"After attending college a[ the School of Visual Arts in New York, I moved to Kansas City, Missouri" in 1978 to work with Hallmark cards. While living in Kansas City, I set tip interviews with New York publishers whenever I went back home. My first book was Published by Western Publishing in 1980. Since then, That New Baby has sold over one million copies. It is even printed in Indonesian!

"Before I begin a book I can see the whole thing. I can sense tile color and pacing. Depending on the type of manuscript I am working with, sometimes I take a lot of photographs, sometimes I need to do historical research, sometimes I draw from my head. Usually, it is very easy for me to draw. If I find myself erasing too much, I will start all over and try to envision the picture in a new way.

My characters are based on people I know or people I have seen. I want children to be able to see themselves or their neighbors when they look at my illustrations. I want them to feel familiar. Many of my personal experiences become the source of inspiration for my stories. The story of Uncle Willie and the Soup Kitchen was born from the three years I spent working at a soup kitchen while I lived in Park Slope, Brooklyn. City Green was inspired by the garden lot that I passed on my way there. Inspiration for Grandpa’s Corner Store comes from a local grocer with many loyal customers (including me) in Haddon Heights, New Jersey. Before writing, A Castle on Viola Street, I worked for several months building and renovating houses in Camden, New Jersey, through a nonprofit group like Habitat for Humanity. I donate a percentage of my royalties from each book to the organization that they support. This is my way of contributing back to the communities and purposes my books provide.

Currently, I live in a historical town just outside Philadelphia, Pennsylvania. I like living in a small town. It is quiet and easy to think. But the moment I cross the Verranzano Bridge into Brooklyn, I am enchanted by the man sweeping outside the little bodega. I am charmed by three women talking on a street corner, holding the red-and-white strings of their bakery boxes. There are teenagers in curlers and kids scooping puddle water with spoons. From fire escapes to gum spots I see life in the buildings and movement on the sidewalks. I take out my sharp pencil and a clean piece of paper. I am an artist already."

DyAnne DiSalvo-Ryan's books include Grandpa's Corner Store, A Castle on Viola Street, City Green and Uncle Willie and the Soup Kitchen. She lives in Philadelphia. In Her Own Words...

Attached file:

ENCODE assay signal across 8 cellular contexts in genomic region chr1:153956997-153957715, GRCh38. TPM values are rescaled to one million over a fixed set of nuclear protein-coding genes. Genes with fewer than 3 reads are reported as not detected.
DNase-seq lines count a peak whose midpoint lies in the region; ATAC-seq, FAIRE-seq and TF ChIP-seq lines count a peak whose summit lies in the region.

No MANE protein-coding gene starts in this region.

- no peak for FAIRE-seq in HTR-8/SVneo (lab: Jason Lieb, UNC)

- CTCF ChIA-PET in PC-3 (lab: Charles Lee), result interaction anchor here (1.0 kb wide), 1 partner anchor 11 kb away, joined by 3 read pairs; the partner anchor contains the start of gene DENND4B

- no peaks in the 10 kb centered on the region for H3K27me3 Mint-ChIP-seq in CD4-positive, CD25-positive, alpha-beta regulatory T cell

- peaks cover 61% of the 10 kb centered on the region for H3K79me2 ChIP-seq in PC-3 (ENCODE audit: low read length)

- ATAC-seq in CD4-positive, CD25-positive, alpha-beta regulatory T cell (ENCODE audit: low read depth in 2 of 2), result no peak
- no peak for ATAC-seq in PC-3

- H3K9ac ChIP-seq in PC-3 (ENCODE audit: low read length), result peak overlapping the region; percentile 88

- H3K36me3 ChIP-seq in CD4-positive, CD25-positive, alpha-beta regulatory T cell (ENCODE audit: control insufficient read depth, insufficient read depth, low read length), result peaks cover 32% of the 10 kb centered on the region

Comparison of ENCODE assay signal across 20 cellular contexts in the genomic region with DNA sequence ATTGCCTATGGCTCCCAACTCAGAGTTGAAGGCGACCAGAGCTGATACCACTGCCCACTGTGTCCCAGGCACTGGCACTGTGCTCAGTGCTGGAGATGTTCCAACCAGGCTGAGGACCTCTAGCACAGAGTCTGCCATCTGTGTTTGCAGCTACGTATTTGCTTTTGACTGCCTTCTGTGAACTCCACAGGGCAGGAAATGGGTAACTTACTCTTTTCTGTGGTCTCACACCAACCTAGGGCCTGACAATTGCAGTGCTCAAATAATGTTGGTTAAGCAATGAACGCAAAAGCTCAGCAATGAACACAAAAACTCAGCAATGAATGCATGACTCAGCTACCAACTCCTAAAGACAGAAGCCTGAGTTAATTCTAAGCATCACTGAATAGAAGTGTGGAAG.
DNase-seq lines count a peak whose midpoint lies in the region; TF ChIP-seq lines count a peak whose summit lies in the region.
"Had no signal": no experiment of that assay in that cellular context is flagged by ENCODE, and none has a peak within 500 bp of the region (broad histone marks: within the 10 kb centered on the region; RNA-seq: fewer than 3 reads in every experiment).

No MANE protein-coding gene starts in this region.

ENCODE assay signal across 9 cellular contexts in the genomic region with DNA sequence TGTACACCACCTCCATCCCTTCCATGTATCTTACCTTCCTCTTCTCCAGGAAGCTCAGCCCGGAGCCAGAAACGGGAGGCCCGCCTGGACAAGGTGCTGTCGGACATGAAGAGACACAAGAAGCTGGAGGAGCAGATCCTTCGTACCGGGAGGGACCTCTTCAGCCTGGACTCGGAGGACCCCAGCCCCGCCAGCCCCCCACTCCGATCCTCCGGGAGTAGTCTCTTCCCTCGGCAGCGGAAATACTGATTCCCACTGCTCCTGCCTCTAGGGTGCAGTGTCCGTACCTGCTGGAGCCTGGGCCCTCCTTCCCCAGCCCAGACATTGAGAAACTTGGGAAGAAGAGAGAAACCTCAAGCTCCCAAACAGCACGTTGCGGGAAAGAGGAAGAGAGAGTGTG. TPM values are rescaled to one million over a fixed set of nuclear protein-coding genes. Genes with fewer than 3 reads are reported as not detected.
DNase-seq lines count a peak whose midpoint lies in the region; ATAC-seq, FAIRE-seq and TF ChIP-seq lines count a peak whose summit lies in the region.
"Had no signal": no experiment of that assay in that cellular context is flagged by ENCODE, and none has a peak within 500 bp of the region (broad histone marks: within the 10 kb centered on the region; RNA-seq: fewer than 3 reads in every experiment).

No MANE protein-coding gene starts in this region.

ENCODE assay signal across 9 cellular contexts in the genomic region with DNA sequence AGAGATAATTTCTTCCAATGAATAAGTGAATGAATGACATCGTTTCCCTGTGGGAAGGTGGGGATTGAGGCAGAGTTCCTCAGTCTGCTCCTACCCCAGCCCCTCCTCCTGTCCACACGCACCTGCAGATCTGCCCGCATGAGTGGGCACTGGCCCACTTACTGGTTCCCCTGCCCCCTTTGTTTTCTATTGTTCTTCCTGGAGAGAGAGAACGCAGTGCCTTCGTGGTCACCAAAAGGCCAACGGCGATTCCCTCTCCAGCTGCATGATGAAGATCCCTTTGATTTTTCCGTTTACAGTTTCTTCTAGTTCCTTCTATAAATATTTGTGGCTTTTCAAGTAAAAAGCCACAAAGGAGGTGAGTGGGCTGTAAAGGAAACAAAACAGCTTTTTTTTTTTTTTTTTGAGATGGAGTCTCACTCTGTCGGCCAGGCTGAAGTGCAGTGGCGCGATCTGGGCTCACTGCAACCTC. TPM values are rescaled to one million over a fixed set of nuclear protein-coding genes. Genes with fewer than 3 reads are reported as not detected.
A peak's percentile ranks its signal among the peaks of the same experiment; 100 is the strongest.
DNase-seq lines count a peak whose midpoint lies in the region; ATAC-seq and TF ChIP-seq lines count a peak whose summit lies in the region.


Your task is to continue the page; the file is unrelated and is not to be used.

"When I was a girl growing up in Brooklyn, New York, the oldest sibling of one brother and two sisters, I never thought that my art was among the very best. My mother and father recognized my art ability early on. It was because of their sensitivity that I eventually began to acknowledge my talent and enjoy my life as an artist. I remember when I was eight years old, looking at a book one day and thinking: I can make a better book. It was from that day on that I knew I wanted to be an artist and author of children's books. Consequently, whenever anyone asked me if wanted to be an artist When I grew up, I answered, "I am all artist already."

"I always loved a sharp pencil and a new piece of paper. As a young girl, I drew all the time. Even as a teenager, I stayed in my room and drew for hours. My favorite books as a child were the Madeline series, anything by Dr. Seuss, The Five Chinese Brothers, and A Big Ball of String.

"After attending college a[ the School of Visual Arts in New York, I moved to Kansas City, Missouri" in 1978 to work with Hallmark cards. While living in Kansas City, I set tip interviews with New York publishers whenever I went back home. My first book was Published by Western Publishing in 1980. Since then, That New Baby has sold over one million copies. It is even printed in Indonesian!

"Before I begin a book I can see the whole thing. I can sense tile color and pacing. Depending on the type of manuscript I am working with, sometimes I take a lot of photographs, sometimes I need to do historical research, sometimes I draw from my head. Usually, it is very easy for me to draw. If I find myself erasing too much, I will start all over and try to envision the picture in a new way.

My characters are based on people I know or people I have seen. I want children to be able to see themselves or their neighbors when they look at my illustrations. I want them to feel familiar. Many of my personal experiences become the source of inspiration for my stories. The story of Uncle Willie and the Soup Kitchen was born from the three years I spent working at a soup kitchen while I lived in Park Slope, Brooklyn. City Green was inspired by the garden lot that I passed on my way there. Inspiration for Grandpa’s Corner Store comes from a local grocer with many loyal customers (including me) in Haddon Heights, New Jersey. Before writing, A Castle on Viola Street, I worked for several months building and renovating houses in Camden, New Jersey, through a nonprofit group like Habitat for Humanity. I donate a percentage of my royalties from each book to the organization that they support. This is my way of contributing back to the communities and purposes my books provide.

Currently, I live in a historical town just outside Philadelphia, Pennsylvania. I like living in a small town. It is quiet and easy to think. But the moment I cross the Verranzano Bridge into Brooklyn, I am enchanted by the man sweeping outside the little bodega. I am charmed by three women talking on a street corner, holding the red-and-white strings of their bakery boxes. There are teenagers in curlers and kids scooping puddle water with spoons. From fire escapes to gum spots I see life in the buildings and movement on the sidewalks. I take out my sharp pencil and a clean piece of paper. I am an artist already."